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Part 5: Mystery surrounds priest’s death days after sex assault allegations surface

Last Updated Oct 21, 2020 at 12:32 pm EDT

CAUTION: This story contains graphic content related to allegations of sexual assault and might be upsetting to some readers.

If you or someone you know are victims of sexual violence, you can contact Crisis Services Canada, a 24/7 hotline, at 1-833-456-4566 or you can find local support through the Ontario Coalition of Rape Crisis Centres; The Government of Canada has also compiled a list of sexual misconduct support centres. If you are under 18 and need help, contact the Kid’s Help Phone online or at 1-800-668-6868. 

It took Peter Luci nearly 30 years to find the strength to confront the Catholic Priest he tells us raped him as a teen – and when he finally did – his alleged abuser, Father Leo Campbell, mysteriously died.

“He was surrounded by boys and I couldn’t believe it. I was just beside myself.”

A chance encounter with Fr. Campell at a friend’s wedding spurred Luci to finally open up about the trauma he says he endured as a 15-year-old, decades earlier.

“I never expected to see him that night,” says Luci. “He was surrounded by boys and I couldn’t believe it. I was just beside myself.”

“I went up to him and I said, ‘Remember me?’ and it was like in one of those movies. He took a step back, three steps and started to tremble. He did remember me. There was no doubt, it was obvious, but he denied it.”

Luci says he was overcome with guilt and anger when he saw Fr. Campbell surrounded by children. He felt that his silence about his own alleged abuse enabled a man he saw as a predator to access more potential victims.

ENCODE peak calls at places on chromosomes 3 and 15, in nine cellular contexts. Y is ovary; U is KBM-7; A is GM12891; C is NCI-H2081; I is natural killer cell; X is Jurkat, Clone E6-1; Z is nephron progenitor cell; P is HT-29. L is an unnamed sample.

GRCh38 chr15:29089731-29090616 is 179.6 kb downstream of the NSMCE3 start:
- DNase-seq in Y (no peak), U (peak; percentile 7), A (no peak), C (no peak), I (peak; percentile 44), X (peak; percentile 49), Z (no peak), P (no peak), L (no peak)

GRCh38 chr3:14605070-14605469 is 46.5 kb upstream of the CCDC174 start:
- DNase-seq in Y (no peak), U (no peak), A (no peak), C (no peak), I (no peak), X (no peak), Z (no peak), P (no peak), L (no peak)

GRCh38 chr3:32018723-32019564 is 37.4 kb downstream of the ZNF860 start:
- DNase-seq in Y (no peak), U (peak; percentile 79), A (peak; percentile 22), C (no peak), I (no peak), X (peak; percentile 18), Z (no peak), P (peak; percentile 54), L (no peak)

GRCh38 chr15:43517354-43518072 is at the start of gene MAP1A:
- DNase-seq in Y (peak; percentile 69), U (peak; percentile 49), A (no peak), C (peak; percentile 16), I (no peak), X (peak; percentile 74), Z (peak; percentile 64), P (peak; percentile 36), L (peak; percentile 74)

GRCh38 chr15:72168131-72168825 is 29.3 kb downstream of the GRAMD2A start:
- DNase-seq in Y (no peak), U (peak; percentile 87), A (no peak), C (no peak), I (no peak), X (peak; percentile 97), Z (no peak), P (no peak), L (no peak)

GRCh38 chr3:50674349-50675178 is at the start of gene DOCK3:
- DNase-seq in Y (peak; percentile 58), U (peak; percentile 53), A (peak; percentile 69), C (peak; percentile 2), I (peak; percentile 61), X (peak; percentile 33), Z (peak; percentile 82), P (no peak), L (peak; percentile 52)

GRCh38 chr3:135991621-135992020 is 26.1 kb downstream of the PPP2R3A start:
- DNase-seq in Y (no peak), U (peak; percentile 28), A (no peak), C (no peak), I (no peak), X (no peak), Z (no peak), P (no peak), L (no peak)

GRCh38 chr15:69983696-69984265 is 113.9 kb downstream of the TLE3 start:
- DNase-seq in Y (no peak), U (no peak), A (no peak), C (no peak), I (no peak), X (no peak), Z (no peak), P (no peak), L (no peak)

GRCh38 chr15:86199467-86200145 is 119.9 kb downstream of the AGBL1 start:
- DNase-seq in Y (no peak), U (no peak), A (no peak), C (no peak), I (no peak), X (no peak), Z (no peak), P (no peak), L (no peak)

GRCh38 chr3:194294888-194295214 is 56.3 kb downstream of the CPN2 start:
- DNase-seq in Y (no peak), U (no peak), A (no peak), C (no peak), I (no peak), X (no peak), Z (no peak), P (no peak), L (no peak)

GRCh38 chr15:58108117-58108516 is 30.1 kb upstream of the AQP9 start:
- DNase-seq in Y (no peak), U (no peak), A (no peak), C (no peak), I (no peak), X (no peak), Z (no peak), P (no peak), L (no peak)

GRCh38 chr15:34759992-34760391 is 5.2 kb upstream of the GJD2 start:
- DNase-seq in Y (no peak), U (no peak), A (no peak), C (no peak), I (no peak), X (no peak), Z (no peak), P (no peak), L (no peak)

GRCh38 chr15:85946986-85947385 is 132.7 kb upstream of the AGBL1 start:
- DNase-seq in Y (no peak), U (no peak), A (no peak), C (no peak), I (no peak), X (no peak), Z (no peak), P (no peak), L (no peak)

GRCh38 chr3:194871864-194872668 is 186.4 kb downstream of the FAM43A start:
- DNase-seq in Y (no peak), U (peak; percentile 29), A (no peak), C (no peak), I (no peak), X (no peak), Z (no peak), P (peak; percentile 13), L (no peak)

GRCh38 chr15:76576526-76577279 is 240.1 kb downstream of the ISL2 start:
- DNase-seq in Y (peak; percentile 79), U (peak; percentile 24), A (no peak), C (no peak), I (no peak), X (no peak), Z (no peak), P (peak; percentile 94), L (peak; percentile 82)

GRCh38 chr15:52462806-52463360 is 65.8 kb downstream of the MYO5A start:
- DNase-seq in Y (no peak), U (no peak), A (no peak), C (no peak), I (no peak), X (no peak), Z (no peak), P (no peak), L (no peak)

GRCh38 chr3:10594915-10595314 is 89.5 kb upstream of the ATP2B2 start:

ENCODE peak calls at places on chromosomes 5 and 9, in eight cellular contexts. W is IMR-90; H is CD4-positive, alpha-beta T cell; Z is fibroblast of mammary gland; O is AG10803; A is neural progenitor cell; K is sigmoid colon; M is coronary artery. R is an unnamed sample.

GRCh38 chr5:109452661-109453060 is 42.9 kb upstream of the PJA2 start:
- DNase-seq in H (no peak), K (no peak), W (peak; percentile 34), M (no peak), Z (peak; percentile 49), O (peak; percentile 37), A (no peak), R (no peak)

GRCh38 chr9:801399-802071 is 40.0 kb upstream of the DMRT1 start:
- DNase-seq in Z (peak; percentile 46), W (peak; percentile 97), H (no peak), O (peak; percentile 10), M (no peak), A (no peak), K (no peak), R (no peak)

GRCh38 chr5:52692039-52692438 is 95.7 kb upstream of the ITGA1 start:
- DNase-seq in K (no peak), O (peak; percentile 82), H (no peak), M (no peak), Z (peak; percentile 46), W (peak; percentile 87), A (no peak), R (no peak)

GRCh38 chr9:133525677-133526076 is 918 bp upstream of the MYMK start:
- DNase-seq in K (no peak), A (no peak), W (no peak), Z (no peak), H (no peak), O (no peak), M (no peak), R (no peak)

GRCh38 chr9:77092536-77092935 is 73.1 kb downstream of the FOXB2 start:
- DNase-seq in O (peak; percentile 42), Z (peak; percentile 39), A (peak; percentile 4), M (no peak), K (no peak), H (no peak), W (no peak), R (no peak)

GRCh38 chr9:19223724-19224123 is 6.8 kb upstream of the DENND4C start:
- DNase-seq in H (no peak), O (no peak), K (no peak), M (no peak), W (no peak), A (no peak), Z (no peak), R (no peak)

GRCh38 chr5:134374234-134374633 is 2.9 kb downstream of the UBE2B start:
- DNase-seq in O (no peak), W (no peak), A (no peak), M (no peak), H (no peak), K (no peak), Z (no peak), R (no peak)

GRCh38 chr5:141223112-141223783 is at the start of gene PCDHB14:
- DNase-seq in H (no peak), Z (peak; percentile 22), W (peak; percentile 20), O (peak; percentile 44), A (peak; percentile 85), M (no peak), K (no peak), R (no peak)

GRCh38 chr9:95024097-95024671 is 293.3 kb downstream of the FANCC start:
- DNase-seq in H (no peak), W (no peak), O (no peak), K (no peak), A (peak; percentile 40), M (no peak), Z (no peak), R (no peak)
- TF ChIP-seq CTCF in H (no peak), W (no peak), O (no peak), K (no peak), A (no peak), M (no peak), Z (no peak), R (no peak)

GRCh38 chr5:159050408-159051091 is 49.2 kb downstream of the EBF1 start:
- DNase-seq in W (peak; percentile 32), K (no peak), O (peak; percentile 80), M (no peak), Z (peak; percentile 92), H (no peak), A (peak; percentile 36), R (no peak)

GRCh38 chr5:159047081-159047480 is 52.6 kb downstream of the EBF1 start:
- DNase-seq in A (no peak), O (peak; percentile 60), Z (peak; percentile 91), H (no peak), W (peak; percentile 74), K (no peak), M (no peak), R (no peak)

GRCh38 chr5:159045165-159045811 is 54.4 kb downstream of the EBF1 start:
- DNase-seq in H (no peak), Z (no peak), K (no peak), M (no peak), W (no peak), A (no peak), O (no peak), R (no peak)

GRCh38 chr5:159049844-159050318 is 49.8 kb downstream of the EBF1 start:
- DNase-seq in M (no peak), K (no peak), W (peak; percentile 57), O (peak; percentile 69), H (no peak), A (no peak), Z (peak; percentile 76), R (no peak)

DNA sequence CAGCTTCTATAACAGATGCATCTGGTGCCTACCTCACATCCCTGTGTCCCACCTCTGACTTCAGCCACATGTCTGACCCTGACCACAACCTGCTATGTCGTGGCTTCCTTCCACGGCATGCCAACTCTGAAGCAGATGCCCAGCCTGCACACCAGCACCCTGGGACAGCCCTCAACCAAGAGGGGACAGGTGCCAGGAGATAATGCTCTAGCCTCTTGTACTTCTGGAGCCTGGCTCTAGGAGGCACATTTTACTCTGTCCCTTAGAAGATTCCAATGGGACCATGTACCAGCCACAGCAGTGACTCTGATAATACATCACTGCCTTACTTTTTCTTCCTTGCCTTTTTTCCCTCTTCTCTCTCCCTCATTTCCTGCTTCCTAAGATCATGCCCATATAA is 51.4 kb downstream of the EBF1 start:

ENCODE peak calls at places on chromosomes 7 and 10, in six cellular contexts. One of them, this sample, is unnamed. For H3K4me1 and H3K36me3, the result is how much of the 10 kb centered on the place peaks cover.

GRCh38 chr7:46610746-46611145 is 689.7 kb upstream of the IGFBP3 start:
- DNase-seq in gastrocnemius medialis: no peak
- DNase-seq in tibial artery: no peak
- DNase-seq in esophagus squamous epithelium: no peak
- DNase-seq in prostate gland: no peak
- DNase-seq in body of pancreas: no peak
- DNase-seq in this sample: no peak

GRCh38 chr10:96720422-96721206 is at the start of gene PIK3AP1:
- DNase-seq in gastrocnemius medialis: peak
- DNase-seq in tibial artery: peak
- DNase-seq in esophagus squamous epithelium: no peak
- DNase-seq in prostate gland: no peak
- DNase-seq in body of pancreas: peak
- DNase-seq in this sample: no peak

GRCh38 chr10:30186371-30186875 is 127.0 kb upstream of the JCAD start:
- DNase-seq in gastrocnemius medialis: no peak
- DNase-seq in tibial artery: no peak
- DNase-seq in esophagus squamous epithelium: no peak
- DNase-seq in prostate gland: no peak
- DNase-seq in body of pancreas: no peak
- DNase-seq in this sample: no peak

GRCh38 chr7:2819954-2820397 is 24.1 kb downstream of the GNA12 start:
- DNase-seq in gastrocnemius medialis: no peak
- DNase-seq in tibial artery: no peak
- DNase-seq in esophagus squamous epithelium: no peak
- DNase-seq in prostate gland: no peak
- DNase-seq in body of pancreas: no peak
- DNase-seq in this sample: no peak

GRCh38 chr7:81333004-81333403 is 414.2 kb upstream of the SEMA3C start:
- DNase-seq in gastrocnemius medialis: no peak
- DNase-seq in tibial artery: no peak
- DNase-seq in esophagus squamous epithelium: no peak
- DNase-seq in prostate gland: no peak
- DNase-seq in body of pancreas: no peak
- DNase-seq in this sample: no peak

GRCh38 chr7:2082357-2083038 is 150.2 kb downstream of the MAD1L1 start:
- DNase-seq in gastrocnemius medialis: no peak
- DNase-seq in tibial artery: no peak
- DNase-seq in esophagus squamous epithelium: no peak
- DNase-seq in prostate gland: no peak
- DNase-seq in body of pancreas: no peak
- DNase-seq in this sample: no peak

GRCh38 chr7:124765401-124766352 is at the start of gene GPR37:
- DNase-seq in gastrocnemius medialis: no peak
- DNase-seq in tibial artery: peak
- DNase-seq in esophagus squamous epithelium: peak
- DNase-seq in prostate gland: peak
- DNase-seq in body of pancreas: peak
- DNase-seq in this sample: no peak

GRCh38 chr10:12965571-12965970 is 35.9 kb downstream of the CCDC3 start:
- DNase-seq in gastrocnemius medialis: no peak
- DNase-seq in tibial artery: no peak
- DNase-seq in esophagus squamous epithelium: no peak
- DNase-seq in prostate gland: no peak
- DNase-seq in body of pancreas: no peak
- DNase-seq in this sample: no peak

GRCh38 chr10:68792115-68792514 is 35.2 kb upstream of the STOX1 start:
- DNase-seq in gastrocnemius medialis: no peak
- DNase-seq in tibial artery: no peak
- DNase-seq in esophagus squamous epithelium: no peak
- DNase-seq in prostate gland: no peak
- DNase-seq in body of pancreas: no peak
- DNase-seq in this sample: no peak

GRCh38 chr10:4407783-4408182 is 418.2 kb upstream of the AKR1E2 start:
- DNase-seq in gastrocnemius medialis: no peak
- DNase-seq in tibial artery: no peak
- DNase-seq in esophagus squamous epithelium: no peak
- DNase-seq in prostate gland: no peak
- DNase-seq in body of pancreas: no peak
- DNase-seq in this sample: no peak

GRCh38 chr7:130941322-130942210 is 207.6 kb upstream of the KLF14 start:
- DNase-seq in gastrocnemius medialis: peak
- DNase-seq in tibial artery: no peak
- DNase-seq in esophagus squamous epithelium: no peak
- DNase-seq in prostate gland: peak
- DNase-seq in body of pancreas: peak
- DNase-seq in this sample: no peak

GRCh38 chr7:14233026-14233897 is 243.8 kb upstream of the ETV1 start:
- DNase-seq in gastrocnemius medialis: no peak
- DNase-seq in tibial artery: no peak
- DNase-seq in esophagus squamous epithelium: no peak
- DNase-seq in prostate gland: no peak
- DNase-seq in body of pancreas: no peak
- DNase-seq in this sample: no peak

The face-to-face encounter led Luci to finally tell his wife about the abuse he says he endured when he was a student at St. Mary’s College, a high school in Sault Ste. Marie run by an order of Catholic Priests known as the Basilians.

“It escalated to the point where he was raping me.”

“I knew it wasn’t right. But I didn’t know who to turn to or what to do,” says Luci. “It escalated to the point where he was raping me.”

“He’d ejaculate in my mouth, he’d ejaculate outside my mouth. He’d have a towel, or he’d clean it up afterwards. And it progressed.”

In the mid-2000s, Luci joined a sex abuse survivors’ support group, which led him to psychotherapist Lynne MacDonell, who has treated hundreds of men who are victims of abuse.

“It takes so much courage to come forward,” says MacDonell. “Men who come forward look back on that and they don’t see themselves as boys – they’re adult men [asking,] ‘Why did I let that happen to me?’ They’re full of shame, they’re full of remorse, they’re blaming themselves.”

As younger survivors began to join Luci’s support group, Luci told MacDonell he still felt guilty that he never came forward as a victim.

“He said he felt that if he didn’t come forward and later found out that another boy was being abused, he would be to blame,” MacDonell explains.

In early January 2008 – years after the encounter at the wedding — MacDonell brought Luci’s claims to the Basilians, whose headquarters are in Toronto. The order of priests told her they take all allegations of abuse seriously and arranged to investigate.

On January 30, a Basilian Father took Luci’s statement, noting “obviously he has suffered trauma that still affects him in a significant way.” On the same day, the priest interviewed Fr. Campbell, who at the time was 68 years old and retired from teaching.

Fr. Campbell told the investigator he didn’t remember Luci, and categorically denied that any abuse took place. The investigating priest also asked Fr. Campbell if he was attracted to young men. After hesitating he answered “yes, but more as a father-son relationship, not sexually.”

As the interview wrapped up, the Basilian investigator noted that Fr. Campbell appeared depressed and he was “concerned about how this would impact his future as a priest.”